We’re seeing more sports capitalising on NFT’s, fintech and blockchain currencies as a new monetisation avenue. This area will continue to accelerate as the sports industry evolves into the digital space. According to Deloitte, NFT’s for sports media are forecasted to generate $2bn+ in transactions this year, double the figure developed in 2021. Deloitte also predicts that 4-5 million global sports fans will receive NFT sports collectables. It’s also expected that exclusive video clips and player cards will be the most lucrative set of NFT’s to populate the metaverse.
One of the most significant sports blockchain movements lies with the iconic Staples Center renaming the Crypto.com arena. The Staples Center held approximately 240 events a year, including multiple Grammy Awards, NBA All-Star Games, boxing matches and more. It’s a new generation for the sports industry to diversify how they engage with their fans and reach new audiences. Affiliating themselves with blockchain and metaverse related entities is a major pathway for them to do so.
The fan token app, Socios.com, has registered 88 sports clubs this year. Some of their partners include PSG, the UFC, Detroit Pistons and more. Reports from the BBC suggest total spend on crypto fan tokens lies in hundred’s of million’s of dollars throughout 2021. By purchasing tokens, fans can gain special prizes for their club/property, including winning rare memorabilia, tickets and voting rights.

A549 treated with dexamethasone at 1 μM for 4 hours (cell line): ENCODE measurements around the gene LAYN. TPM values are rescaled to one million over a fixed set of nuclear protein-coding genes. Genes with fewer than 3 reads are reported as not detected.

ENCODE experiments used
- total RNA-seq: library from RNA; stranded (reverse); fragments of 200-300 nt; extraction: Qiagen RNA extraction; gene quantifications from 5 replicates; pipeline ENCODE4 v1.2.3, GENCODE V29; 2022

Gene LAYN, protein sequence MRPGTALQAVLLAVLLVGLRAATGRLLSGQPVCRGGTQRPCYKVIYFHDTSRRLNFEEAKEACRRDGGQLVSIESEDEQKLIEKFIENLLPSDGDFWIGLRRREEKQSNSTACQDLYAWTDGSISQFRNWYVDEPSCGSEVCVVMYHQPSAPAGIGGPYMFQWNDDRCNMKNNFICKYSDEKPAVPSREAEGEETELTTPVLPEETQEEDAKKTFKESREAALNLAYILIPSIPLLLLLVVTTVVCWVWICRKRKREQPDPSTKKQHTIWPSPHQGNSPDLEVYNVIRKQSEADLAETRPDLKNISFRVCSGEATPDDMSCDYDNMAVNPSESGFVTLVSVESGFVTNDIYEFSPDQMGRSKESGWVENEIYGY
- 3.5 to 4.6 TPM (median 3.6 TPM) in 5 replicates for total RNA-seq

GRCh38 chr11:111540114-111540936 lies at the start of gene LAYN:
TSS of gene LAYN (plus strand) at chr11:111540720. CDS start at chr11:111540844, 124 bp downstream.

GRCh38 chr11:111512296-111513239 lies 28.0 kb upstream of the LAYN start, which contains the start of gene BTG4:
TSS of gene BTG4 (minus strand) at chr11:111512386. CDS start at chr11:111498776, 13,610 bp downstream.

There’s pros and cons to the expansion of the sports metaverse. The advantages consist of it benefits sporting properties to build new monetisation pathways, which could ultimately increase the properties overall net worth alongside building a community of ‘super fans’.
Despite this move seeming appealing for fans who can afford to invest in blockchain, it could dilute the relationship’s properties have with their broader audience. For example, for fans to gain voting rights on behalf of their football club, they’ll need to pay additional fees on an app. It keeps fan engagement orientated around a transactional relationship rather than an authentic relationship, which in principle, should be what more properties are aiming for.
Long-term, I can see more sports clubs/properties welcoming blockchain payments to gain tickets, merchandise, and in-stadium goods. Whether it will work out for the better or worse, we’ll have to wait and see.
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